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Where is Antarctica and how do you get there??

     Look on a map and find the Antarctic continent and the South Pole. People unfamiliar with geography often confuse the Antarctic with the Arctic and the North Pole. However, notice that there is no continent at the North Pole, only ocean. In addition, people often believe that polar bears are found at the South Pole and penguins at the North Pole. This also is false-- penguins{picture}are found only in the Southern Hemisphere and only five of 19 species are found in Antarctica. Other species occur in Australia, Africa, and South America. Polar bears are found only in the Arctic regions of northern Canada and Europe.


Map and routes for Peninsular or continental research

     Once you find Antarctica on the map, note also that there are really two parts to the continent: the western part which includes the Antarctic Peninsula, and the eastern half of the continent. The Peninsula is the closest part of Antarctica to South America. The southern tip of South America includes two countries, Chile and Argentina, and the borders of these two countries cross through a large island, Tierra del Fuego (Land of Fire--named so by early explorers who saw all the native people's campfires along the coastline from their ships). At the south side of this island, in Argentina, is a small city, Ushuaia{picture}. This city is a port town for many ships, including fishing vessels, tour ships, and research vessels. In fact, Charles Darwin stopped here on his famous exploration on the Beagle in 1831-1836.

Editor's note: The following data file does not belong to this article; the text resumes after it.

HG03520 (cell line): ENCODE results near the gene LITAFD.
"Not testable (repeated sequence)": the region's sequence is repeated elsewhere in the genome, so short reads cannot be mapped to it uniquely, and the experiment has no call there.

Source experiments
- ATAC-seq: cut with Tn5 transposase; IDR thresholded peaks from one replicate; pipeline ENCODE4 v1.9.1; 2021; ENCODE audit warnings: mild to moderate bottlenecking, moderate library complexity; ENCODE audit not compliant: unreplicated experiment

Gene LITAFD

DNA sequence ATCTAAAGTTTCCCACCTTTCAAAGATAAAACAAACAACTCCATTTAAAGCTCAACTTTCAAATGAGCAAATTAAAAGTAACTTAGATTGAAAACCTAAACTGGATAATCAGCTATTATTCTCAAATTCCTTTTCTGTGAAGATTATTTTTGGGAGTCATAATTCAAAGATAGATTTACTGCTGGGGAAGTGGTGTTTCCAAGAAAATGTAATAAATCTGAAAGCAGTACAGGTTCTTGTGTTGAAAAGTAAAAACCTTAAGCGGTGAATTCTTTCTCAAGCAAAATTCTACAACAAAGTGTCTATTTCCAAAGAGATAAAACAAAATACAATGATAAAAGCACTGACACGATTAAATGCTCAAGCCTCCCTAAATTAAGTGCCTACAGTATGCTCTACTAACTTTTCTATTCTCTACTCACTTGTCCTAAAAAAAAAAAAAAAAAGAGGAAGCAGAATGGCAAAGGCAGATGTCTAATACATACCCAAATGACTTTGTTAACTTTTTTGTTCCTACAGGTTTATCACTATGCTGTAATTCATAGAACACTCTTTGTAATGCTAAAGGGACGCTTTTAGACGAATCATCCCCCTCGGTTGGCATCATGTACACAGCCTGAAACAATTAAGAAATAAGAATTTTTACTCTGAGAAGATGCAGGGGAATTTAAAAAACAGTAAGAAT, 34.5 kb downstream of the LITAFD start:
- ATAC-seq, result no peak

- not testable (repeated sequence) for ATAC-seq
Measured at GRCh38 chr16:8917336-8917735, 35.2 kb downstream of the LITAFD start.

Travel through South America, the Falklands

    My research is being completed in cooperation with the British Antarctic Survey and at their research station (Rothera) in the Antarctic Peninsula.  To get to the research station in the Antarctica Peninsula, we fly from the U. S. first to Santiago{picture}, Chile, a major city in this large South American country. Next, we fly to Tierra del Fuego at the southern tip of Chile and Argentina to Ushuaia{picture}. Here, we meet a tour ship that will take us across to the Falkland Islands, a voyage of about two days. We will see lots of seabirds (petrels, albatross, and penguins) during this voyage, many of which breed on the Falklands. You may wonder why we don't fly to the Falklands from Argentina. The Falklands are under British rule, but the Argentinians have laid claim to these islands for a long time. In the early 1980's, Argentina tried to seize the islands from Britain and started what is now known as the Falklands war. Britain won this war, but relations between the two countries have been sour ever since. So, Argentina does not have airlines flying to and from the Falklands.


Ship and Plane travel, length of journey

   From the Falklands, we fly to the British base Rothera in the Antarctic Peninsula in a Dash-7 aircraft. The flight takes 4-5 hours and may have to return without landing if the weather at the base suddenly changes for the worse. Sudden changes in weather are typical in Antarctica and one must always plan on delays while traveling in this region. Rothera is located in Marguerite Bay approximately half way down the Peninsula. See if you can find this area on a map.

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email David Hughes, djh6183@uncwil.edu
Last updated February 21, 2000